“We’d like to understand better what are the risk factors that lead to not just CoV-2 infection, but the development of PASC. We don’t really have a good understanding of that at this point,” Castro says. “Social determinants may also lead to PASC, such as having poor access to care or not being able to get prompt treatment, and we need to understand these better.”
There are also, of course, unique aspects of the virus itself that likely lead to the symptoms, Castro says. He points to work led by Navneet Dhillon, professor and director of pulmonary research at KU School of Medicine, as one potential answer to the biological puzzle of long COVID. Dhillon has conducted research on patients hospitalized with COVID-19 and found that extracellular vesicles, membrane-bound nanosized particles circulating in patients, can be used as non-invasive biomarkers of the inflammatory response and disease severity of COVID-19, and can also damage endothelial cells, which line the blood vessels. The vascular injury leads to organ damage, such as to the heart and lungs, in some COVID-19 patients.
Dhillon and her colleagues believe this phenomenon could also lead to PASC. “We are hypothesizing that maybe there’s a sustained injury that continues, that leads to this long-haul disease,” she says.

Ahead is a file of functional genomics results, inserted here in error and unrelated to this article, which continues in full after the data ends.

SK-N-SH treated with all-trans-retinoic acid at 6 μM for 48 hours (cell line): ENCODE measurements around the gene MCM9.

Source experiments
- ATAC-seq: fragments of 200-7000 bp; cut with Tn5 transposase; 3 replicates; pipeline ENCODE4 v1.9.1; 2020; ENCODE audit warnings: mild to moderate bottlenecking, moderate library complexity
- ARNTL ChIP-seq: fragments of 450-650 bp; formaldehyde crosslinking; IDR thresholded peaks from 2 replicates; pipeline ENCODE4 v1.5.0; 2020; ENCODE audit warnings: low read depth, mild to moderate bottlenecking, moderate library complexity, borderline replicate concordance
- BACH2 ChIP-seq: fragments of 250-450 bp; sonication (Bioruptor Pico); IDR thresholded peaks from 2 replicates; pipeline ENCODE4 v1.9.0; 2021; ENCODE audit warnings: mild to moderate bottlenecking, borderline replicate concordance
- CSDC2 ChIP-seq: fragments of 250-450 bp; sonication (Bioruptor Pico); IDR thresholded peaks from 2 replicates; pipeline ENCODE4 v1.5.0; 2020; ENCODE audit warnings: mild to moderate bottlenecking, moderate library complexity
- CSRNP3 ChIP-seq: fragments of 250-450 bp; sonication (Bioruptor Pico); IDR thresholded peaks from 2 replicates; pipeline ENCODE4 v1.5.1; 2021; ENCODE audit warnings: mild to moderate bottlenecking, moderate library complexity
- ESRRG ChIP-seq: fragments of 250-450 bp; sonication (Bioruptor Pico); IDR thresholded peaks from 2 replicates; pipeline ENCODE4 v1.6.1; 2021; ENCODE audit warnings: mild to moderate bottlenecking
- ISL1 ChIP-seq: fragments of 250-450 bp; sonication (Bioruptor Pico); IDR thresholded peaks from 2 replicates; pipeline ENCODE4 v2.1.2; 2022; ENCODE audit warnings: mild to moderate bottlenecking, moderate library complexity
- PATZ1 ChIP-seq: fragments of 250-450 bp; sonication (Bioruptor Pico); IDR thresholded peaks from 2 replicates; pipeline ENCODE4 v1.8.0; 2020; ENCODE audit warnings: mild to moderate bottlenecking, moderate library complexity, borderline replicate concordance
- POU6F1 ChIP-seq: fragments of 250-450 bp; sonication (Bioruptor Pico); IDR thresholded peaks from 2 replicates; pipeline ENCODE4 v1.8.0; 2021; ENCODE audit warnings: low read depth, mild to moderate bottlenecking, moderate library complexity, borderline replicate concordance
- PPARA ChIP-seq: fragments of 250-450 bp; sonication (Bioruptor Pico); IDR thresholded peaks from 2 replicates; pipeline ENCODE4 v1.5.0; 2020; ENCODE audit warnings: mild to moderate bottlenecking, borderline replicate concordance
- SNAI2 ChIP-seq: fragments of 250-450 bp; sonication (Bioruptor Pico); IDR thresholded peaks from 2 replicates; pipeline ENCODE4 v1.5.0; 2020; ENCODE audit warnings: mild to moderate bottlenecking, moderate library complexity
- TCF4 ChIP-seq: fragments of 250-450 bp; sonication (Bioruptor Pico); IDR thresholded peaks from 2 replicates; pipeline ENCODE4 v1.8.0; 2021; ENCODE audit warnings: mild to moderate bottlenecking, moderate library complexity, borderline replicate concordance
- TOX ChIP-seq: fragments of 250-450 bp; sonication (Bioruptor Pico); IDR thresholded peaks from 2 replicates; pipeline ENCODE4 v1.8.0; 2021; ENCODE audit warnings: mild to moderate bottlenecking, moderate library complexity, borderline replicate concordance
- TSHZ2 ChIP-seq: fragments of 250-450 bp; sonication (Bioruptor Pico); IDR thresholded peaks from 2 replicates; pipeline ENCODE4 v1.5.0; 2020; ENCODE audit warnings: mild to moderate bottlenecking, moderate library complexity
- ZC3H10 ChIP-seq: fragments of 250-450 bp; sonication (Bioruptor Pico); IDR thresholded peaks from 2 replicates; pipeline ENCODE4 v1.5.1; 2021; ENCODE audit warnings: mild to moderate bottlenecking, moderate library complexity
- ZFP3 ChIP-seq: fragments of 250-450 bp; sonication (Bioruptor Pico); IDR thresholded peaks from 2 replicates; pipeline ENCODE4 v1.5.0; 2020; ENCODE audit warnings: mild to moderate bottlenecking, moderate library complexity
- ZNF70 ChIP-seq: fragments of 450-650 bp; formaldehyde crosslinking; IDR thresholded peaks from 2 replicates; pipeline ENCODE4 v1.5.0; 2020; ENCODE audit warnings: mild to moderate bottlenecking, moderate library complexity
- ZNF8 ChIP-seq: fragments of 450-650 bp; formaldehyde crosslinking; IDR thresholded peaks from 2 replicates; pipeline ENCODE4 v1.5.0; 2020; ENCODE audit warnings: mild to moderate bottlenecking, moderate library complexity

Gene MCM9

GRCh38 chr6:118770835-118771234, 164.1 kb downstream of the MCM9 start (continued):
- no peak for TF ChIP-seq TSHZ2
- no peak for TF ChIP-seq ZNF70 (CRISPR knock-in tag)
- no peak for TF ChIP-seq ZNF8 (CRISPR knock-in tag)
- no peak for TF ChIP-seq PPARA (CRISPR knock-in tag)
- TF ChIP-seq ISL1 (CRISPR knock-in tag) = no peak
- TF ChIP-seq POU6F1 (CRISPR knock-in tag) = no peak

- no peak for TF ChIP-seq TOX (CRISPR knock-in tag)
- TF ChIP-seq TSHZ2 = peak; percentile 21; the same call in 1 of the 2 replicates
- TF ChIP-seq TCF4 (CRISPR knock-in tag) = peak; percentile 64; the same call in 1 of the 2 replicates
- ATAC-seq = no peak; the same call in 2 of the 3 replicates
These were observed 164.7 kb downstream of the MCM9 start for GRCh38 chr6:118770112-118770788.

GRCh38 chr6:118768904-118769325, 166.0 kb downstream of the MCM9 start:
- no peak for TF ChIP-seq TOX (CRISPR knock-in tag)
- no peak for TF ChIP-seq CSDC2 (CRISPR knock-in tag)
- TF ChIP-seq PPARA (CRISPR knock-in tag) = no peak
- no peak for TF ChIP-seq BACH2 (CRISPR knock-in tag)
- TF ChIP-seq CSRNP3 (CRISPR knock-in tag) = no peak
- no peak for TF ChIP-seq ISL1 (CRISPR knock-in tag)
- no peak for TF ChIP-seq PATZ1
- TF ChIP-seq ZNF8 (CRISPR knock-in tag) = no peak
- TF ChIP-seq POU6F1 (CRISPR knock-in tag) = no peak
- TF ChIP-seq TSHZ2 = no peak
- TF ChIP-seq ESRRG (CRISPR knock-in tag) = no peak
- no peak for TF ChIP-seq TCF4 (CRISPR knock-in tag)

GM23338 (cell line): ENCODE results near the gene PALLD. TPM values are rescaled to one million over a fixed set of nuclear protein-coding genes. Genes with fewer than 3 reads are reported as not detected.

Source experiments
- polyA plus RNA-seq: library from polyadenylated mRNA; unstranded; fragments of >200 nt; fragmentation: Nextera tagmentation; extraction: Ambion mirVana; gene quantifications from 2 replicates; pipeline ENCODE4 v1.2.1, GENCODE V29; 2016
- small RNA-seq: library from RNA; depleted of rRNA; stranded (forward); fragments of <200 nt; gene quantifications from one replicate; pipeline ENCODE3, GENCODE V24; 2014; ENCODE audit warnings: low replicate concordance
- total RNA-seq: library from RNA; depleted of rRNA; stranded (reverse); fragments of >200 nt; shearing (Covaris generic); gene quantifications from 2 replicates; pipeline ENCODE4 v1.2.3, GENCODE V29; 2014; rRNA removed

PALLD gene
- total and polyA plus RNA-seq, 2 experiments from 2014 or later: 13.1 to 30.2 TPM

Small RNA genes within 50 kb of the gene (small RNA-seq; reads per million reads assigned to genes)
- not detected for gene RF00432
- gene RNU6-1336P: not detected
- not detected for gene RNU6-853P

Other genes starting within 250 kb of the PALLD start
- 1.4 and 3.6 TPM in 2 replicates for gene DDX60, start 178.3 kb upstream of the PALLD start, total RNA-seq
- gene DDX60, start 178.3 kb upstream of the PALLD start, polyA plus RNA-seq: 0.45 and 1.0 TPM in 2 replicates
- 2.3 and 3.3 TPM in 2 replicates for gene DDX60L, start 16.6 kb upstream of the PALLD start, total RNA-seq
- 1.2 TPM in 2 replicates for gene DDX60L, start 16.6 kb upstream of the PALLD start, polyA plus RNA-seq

Everyone participating in the study, including the people who have never been exposed to the SARS-CoV-2 virus, will have a basic physical exam and bloodwork and complete a health questionnaire. Depending on their symptoms and infection status, they may undergo more detailed testing such as chest CT, heart MRI, electromyography and testing of nerve function. People entering the study believing that they have never been infected with SARS-CoV-2 will have an antibody test to confirm that they have not been exposed.
Those tests, conducted by KU Medical Center in partnership with The University of Kansas Health System, may help study participants and their physicians better understand problems that are due to COVID-19.
The results of the study will be important in understanding the body’s long-term reaction to COVID-19.
“The RECOVER study is extremely beneficial for anyone with PASC symptoms, as the main aim of the study is to better understand symptoms post-COVID-19 infection,” says Adam Ruff, the clinical research coordinator for RECOVER at KU Medical Center. “The study is open to enrollment for individuals at least 18 years of age who have previously had COVID-19, are currently positive with COVID-19 and individuals that have never tested positive or had symptoms of COVID-19.”
Ruff notes the range of illness severity in the people he’s talked to as he has begun to enroll participants. “I’ve talked with many of them that have extremely severe symptoms and are trying to get into the study as soon as possible. I’ve also had conversations with individuals who have mild to moderate symptoms,” he says. “So, for scientific integrity and research purposes, it’s important that we enroll as many people and collect as much data as possible, even on individuals who aren’t experiencing a lot of symptoms.”
—Birch is a science writer and assistant editor in news and media relations at KU Medical Center.
To participate in the RECOVER study or learn more about it, email email@example.com or call 913-574-3932.